Replace Scenario alternative for USMT Migration

Fantastic post over on The Deployment Guys blog about using USMT in a Replace scenario. 

Read the full post here.

While USMT 4.0 in a Refresh Scenario provides some great advance by using Hardlinking in a Replace Scenario customers still face multiple operational challenges and potential capital costs during large scale deployments because user data needs to make its way from the legacy computer to the new computer.   Managing that data and its transfer can be an expensive task.

System Center Configuration Manager does provide some help in Replace Scenarios with their State Migration Point role, but with that approach comes several operational and hardware requirements.  In the short term, when managing an enterprise wide migration of a desktop operating system, as many customers are facing with Windows 7, the state migration point can potentially become a bottleneck during the migration.  There is a need for more storage capacity for USMT Data on the server.  Without it only so many migrations can be run at any one time.  There may be additional disk subsystem IO performance requirements as well which if not addressed could slow capture and restore of USMT data.  The data also needs to be transferred twice over the network which costs additional time and could make the NIC of the SMP server a potential bottleneck.  In remote offices transferring USMT data over WAN links would also potentially slow down network links impacting other business functions and increasing the time a given migrations may take.  Managing and tracking all of these risks is one more thing IT admins have to take into account for a migration.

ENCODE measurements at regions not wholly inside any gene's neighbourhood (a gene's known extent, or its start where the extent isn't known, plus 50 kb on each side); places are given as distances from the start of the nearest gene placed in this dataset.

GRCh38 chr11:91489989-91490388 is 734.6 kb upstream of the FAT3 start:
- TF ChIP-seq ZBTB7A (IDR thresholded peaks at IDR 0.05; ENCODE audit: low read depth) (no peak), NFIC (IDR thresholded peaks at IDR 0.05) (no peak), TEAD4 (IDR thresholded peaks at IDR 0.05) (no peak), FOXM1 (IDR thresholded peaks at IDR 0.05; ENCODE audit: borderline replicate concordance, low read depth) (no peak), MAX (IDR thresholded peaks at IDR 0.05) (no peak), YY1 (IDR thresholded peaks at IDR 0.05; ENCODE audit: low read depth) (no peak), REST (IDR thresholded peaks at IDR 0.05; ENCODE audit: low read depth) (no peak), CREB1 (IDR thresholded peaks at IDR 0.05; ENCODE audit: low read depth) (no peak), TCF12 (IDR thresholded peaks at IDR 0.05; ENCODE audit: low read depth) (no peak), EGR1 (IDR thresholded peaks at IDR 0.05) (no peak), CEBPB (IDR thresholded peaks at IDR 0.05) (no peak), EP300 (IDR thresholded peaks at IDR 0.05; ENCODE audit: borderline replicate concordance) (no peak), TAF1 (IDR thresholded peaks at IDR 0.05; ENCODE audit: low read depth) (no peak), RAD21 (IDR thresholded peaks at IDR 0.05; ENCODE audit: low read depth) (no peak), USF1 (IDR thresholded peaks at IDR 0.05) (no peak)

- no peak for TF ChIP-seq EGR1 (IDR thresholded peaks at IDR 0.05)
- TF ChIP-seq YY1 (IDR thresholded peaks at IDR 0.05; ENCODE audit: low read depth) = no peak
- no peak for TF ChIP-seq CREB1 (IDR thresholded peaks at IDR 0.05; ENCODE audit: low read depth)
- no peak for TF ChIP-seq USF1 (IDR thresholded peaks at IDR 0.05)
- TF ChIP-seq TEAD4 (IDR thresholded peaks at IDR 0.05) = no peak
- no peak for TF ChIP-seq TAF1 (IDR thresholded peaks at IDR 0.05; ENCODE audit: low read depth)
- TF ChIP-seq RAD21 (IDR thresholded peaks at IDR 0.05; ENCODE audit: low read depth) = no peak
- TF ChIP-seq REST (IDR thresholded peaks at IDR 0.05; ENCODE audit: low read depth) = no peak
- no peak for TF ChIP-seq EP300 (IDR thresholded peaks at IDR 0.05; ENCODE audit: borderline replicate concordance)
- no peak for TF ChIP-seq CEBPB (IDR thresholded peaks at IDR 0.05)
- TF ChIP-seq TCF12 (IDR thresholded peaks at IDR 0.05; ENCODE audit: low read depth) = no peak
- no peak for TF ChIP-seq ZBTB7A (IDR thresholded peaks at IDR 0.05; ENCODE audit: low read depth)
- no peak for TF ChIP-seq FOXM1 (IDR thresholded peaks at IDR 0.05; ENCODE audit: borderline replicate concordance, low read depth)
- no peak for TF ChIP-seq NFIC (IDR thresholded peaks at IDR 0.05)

Some alternative approaches that enterprises use is a more manual method where a technician uses either Easy Transfer or USMT’s core tools, Scanstate.exe and Loadstate.exe, with a USB hard drive/stick to ports the user data from the legacy computer to the new one.  Those approaches do work, though operationally they can be very labor intensive and thus does not scale well when an organization is facing hundreds if not thousands of systems to migrate.

There is a third approach to consider.  Both Scanstate.exe and Loadstate.exe, the core utilities for USMT have input parameters for where to save and restore data.   Using that functionality, data could be captured from the legacy OS and saved directly to the new computer over the network.  The benefits to this are numerous.  It would defuse the network and Disk IO load across many more computers and each of their NICS and hard drives thus avoiding potential bottlenecks of a centralized server.  USMT data would only have to be moved once across the network.  The process could still be zero touch without the need for any manual processes beyond delivering the new computer to the end user’s desk.  There would be no need to purchase additional storage or manage it for state migration points.  This isn’t to say there are no costs associated with the approach, but that the engineering and infrastructure required to make it happen should be weighed carefully against other options.  For some organizations this approach does make sense and if so you’ll be interested in the processes I have outlined below to make this work.


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